If you dislike plaintiffs' lawyers and/or politicians, this book will supplement your righteous indignation. If you don't have any interest in either, this book is a pass for you. To the extent you do decide to pick it up, be prepared for lots of names and titles. I can't remember any of them and didn't even try to -- it was such a tangled web that I eventually just found myself glazing over them.
4. The Power of One
This is a book I picked up totally randomly because it was in the 2-for-1 bin at the bookstore. I'm so glad I grabbed it.
It's set in pre-apartheid South Africa and tells the story of Peekay, a young boy sent off to a loathsome boarding school when his mother falls ill. He is brutally bullied there, and seems destined for a life of sadness and disappointment. In fact, the opening chapters of the book are so painful to read that, again, I almost had to put this one down.
But then Peekay gets sent to his grandfather's ranch, and must travel there by train. The train conductor is a man named Hoppy who befriends Peekay and introduces him to the world of boxing. He takes Peekay to a boxing match during a layover in their trip, and in the process convinces Peekay that he is to become the "next welterweight champion of the world." It becomes Peekay's battle cry, along with Hoppy's mantra that a boxer has to fight "first with the head, then with the heart."
From that fateful encounter, Peekay's life takes a rapid upswing. In Forrest Gumpian degrees, he becomes an exceptional student, chess-player and, of course, boxer. He befriends aging scientists and pianists, prison wardens and inmates, librarians and household maids. He remains just outstanding enough to be marveled, not so outstanding that he becomes a caricature and the book a joke.
Peekay's precocious voice tells the story of self-transformation and triumph, and it's a wonderful story.
5. Behind The Beautiful Forevers
This is another memoir, and it earned Katherine Boo a Pulitzer Prize. She spent years following inhabitants of a sprawling slum in Mumbai, India, and focuses her account around 3 of them. Those three are all teenagers and all trying to support their poorer than poor and larger than large families by sorting garbage, collecting garbage, stealing garbage, or pretending they don't see the garbage.
The book is like a punch to the gut. It's set in just the past couple years. And yet still these families are living in tin huts, sleeping on rat-infested floors, and scavenging for food. They are dying in the streets to no one's notice, they are getting high off discarded bottles of white-out, and they are getting lost in the corrupt bureaucracy of a city that's trying to pretend it's first-world. They can see the glistening hotels and hear the 747s fly overhead, but they can't count on the fact they'll be eating dinner.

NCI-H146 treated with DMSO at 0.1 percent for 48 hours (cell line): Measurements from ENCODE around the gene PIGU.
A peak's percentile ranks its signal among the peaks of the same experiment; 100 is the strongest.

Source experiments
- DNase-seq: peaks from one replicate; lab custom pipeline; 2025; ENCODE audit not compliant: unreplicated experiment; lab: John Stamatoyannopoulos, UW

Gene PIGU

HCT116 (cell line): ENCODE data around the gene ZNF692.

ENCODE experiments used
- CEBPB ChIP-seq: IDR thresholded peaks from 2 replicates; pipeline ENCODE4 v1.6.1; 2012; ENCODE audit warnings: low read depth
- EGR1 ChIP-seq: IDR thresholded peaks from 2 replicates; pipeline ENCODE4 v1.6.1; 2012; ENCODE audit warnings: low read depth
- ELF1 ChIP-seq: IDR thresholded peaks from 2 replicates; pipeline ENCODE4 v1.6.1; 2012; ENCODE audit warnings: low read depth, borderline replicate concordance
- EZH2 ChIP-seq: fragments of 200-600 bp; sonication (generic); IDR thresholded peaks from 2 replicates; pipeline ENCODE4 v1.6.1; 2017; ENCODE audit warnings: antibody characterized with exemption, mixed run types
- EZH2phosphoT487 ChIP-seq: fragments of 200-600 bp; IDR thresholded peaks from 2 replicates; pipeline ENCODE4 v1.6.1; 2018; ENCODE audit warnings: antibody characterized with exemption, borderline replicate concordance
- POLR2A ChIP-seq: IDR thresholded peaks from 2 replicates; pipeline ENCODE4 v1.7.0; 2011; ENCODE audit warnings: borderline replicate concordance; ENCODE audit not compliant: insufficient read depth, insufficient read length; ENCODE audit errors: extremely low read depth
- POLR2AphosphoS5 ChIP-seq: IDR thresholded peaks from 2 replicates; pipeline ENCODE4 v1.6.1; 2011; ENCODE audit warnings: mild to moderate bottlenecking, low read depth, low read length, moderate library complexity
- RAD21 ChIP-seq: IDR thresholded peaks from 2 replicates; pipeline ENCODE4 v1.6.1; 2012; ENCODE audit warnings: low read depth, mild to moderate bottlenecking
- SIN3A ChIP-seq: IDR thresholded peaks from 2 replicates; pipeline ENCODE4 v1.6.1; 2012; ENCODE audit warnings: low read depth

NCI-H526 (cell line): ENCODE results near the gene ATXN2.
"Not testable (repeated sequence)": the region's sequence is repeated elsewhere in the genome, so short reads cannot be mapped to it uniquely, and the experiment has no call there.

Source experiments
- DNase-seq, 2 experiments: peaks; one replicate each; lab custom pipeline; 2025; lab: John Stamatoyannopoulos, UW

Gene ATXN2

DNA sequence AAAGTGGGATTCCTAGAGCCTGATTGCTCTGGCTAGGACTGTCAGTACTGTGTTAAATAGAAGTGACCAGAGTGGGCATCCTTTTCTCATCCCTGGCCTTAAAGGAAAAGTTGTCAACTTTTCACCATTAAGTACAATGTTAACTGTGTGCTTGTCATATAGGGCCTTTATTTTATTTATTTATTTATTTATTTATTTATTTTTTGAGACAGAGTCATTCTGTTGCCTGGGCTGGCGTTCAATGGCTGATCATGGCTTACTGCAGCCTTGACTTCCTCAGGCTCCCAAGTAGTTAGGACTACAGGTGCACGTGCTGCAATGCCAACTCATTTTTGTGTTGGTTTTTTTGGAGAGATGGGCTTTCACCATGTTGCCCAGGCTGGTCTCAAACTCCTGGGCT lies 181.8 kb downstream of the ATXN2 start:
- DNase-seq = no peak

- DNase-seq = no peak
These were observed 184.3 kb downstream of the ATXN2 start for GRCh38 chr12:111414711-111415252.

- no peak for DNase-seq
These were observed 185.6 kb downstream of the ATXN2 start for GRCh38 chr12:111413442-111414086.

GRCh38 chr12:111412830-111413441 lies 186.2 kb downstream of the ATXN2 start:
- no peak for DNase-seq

It's a wake-up call of the first degree, but (or should it be "and"?) it's also paralyzingly depressing. In fact, the book doesn't even try to end on a positive, hopeful note. Nor should it, I suppose. The polarity between the upwardly mobile Indian society and the seemingly trapped millions living in its underbelly appears beyond righting.
So on the one hand, the book is worth reading. It's one of those books, really, that you feel duty-bound to read. And it's seamlessly written -- you never feel as though you're reading a distillation of a journalist's notes. But on the other hand, it's not for the faint of heart. And it's most certainly not going to fall under the heading of "Summer Beach Read."
6. Defending Jacob
I read this book in about 2 days. It's written by a lawyer, and it's about a lawyer. Clearly, I was drawn.
The story is about Andy Barber, a successful DA in the Boston suburb of Newton. The murder of a middle school boy rocks the community, and Andy is assigned to prosecute the case. Until, that is, he's removed when his own son, Jacob, becomes the suspect. And soon thereafter, the defendant on trial.
The book covers a lot of themes: bullying, a parent's protective instincts, a young teenager's confused approach to life, the propensity for violence, the court of public opinion, the pariah status of the accused. It also spends a lot of time in the courtroom or in the investigation. There are surprise plot twists, cliff hangers, and a unpredictable ending.
It's the type of book that could be formulaic to a fault and almost cheesy in its presentation. It somehow manages to fall short of that -- a failure which in this sense is very much a positive. While I sometimes found myself whispering "Oh come on," it was only occasionally and never with an eye-roll. The lawyerly sections are spot-on, which is always refreshing. You can tell the author was either a good lawyer or an excellent law student.
I think most readers would really enjoy this book. It's an easy read, but it's an engaging one, and it leaves you with a lot to think about at the end.
Do you have any good summer reads to share? My Amazon "wish list" is dozens of books long...help me add to it!